Consensus Worst WWE Network Match to Date: Ivan Putski vs. Baron Von Raschke (Madison Square Garden, 6/27/77)
JT: This was a pretty exciting little two hours, with no fluff and lots of action. It showcased a lot of AWA stalwarts and had some good wrestling up and down the card. The Hogan/Bock match was really damn good, even with the mind numbing finish, and Hogan was clearly on a rocket ship for superstardom, whether it be here or elsewhere. The main event was cool too with the AWA legends tearing down the house. It is such classic Verne, though, to have himself in the main event while dicking around Hulk Hogan underneath. This is a recommended watch for sure for a nice snapshot of AWA in the early 80s, buoyed by a hot crowd and a big time match and angle. Final Grade: 6.5/10
Chad: What a nice break from the TNT cycle. AWA wasn’t always the most exciting territory of the 1980s but they certainly produced their share of quality matches and workers. This is a good showcase over that and also a great benchmark in wrestling history to one of the worst booking decisions of all time. Final Grade: 6/10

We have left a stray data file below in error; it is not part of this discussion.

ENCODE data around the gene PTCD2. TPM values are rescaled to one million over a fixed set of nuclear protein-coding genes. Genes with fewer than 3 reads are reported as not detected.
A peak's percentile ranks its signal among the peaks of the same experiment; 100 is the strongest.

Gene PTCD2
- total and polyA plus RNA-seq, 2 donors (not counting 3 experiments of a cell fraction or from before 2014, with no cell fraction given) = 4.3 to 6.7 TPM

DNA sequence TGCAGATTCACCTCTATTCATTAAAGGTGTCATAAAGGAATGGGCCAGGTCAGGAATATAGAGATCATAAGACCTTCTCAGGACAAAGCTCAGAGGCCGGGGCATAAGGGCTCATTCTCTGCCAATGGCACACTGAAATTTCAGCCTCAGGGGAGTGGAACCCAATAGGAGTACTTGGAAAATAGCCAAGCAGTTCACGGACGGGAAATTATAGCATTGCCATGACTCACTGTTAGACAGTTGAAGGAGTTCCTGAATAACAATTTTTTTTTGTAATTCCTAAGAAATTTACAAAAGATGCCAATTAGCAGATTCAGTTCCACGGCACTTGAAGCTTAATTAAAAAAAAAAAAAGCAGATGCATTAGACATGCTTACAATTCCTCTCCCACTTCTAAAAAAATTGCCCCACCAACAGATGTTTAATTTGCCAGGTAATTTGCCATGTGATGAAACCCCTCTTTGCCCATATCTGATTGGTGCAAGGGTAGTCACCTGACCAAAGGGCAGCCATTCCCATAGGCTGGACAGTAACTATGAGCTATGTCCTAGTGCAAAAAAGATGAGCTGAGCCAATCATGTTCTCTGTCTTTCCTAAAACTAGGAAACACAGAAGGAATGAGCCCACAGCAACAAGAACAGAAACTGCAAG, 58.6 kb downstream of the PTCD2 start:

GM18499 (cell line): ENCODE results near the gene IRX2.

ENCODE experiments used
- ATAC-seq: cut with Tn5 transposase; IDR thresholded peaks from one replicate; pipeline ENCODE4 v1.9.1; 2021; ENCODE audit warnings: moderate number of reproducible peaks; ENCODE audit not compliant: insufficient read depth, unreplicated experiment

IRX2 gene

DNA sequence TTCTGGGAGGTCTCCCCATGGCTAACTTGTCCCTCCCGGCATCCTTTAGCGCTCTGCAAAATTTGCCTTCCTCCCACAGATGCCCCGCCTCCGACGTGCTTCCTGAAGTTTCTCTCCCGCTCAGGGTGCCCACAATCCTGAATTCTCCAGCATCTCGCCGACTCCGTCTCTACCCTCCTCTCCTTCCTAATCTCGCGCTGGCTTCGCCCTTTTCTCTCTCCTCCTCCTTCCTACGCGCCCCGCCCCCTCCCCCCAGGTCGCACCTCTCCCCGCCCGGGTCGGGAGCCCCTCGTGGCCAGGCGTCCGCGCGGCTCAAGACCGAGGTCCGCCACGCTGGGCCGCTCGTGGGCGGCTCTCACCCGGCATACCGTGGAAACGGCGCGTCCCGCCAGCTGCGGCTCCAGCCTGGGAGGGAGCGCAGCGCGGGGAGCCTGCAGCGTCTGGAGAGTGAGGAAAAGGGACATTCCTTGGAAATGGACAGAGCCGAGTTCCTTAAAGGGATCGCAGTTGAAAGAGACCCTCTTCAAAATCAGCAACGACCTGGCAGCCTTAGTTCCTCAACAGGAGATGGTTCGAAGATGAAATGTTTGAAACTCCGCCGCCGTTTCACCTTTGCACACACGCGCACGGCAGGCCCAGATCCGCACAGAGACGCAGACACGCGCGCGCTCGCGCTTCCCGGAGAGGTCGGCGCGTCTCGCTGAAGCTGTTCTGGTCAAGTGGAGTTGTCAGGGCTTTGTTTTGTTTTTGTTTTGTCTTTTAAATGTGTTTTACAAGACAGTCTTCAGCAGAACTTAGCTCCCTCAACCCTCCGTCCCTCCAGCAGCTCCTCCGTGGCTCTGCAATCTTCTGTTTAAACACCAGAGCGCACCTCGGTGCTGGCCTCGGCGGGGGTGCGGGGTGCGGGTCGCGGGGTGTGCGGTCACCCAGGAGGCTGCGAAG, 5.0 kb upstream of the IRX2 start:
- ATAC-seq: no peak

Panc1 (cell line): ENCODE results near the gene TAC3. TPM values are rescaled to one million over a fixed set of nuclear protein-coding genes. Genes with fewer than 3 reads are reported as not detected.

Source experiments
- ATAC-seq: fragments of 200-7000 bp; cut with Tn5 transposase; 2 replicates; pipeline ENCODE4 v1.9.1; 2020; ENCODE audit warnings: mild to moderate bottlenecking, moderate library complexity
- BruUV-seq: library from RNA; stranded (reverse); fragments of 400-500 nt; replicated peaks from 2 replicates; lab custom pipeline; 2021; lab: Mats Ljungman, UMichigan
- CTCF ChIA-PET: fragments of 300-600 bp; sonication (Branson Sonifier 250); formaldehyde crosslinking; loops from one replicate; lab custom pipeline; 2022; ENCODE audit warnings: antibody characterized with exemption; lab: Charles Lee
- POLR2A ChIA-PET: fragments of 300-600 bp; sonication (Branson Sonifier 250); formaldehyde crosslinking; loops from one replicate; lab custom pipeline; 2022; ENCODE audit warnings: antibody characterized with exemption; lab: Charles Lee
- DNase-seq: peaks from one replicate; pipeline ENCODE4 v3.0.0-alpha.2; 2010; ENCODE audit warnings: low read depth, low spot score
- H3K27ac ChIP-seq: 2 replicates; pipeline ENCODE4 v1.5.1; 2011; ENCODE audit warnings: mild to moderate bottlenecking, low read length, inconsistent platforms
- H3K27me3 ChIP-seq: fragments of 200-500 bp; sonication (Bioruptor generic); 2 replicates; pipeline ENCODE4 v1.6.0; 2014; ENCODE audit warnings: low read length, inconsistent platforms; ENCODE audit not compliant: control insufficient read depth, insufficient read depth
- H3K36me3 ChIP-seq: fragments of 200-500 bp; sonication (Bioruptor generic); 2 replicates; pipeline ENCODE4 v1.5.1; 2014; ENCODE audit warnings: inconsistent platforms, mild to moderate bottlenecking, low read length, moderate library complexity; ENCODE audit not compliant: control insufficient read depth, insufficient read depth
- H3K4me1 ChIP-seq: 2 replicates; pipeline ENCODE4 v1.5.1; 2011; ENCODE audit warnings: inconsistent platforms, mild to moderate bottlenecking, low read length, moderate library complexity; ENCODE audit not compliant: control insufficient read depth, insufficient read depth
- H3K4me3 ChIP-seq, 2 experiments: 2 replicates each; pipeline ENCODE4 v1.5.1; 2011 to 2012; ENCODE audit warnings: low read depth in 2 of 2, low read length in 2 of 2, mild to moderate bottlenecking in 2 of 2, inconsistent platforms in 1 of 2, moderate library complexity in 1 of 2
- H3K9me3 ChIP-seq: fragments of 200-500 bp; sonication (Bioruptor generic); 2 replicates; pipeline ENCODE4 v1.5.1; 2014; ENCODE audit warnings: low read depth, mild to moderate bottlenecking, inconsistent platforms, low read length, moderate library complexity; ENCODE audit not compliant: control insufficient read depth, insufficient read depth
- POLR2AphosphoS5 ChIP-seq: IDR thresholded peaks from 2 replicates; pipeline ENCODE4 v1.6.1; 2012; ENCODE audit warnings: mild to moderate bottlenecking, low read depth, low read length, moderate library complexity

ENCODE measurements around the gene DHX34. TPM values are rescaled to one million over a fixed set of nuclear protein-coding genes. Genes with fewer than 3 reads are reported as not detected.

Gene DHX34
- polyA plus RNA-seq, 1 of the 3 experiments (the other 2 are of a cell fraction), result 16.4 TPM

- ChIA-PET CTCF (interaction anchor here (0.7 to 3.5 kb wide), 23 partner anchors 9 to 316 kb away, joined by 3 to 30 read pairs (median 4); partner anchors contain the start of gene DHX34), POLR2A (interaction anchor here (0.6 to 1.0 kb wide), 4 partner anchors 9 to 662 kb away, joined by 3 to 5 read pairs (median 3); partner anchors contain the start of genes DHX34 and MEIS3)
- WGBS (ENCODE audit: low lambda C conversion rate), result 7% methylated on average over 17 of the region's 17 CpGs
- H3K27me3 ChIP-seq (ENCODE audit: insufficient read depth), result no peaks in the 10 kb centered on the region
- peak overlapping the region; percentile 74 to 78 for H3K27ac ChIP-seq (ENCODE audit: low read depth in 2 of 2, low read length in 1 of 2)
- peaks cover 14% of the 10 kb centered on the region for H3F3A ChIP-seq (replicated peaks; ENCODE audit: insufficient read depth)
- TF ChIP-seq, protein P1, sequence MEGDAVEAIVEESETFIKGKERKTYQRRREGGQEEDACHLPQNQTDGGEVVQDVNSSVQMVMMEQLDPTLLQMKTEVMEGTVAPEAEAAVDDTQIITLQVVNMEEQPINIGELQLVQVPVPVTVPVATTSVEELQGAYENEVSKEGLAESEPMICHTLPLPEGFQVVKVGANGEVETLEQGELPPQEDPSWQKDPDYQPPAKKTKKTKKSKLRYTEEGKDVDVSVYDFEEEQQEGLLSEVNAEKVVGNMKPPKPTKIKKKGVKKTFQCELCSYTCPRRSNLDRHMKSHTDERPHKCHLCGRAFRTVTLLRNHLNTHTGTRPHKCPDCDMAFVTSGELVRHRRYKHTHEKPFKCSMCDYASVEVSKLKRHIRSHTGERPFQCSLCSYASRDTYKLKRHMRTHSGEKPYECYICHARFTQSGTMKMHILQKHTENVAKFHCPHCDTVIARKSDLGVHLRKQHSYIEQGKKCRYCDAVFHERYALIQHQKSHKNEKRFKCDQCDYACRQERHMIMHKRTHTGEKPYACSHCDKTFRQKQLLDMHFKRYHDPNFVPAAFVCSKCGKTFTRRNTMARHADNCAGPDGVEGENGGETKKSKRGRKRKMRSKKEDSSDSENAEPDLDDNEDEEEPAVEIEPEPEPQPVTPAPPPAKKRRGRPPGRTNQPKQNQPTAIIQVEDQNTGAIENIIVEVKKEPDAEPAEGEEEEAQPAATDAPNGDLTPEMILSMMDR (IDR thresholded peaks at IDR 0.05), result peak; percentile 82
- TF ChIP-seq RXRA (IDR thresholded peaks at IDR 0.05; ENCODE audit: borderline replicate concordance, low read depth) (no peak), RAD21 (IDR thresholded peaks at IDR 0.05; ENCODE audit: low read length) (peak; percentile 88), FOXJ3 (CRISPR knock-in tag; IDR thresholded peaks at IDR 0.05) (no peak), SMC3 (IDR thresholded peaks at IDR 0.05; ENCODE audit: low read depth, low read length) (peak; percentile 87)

Jason: This show was a lot of fun. That is until the splash of cold water that was thrown at us from the finish of the title match. The title match, six-man tag and the women’s tag match were all very fun. The main event was pure garbage and would have head me heading for the exits after the title match. If you like old guys from this territory, there’s plenty of them for you to enjoy. We got a nice look at pre-WWF Wendi Richter in one of the best women’s tag matches I’ve watched from this era. Gassed up Dizzy Ed was a sight to see. Overall, the show was a nice treat into the beginning of the AWA downfall. If you’re curious about this era and what babyface Hogan was like before hitting New York, throw this one on. Goodnight form the Twin Cities. Final Grade: 6.5/10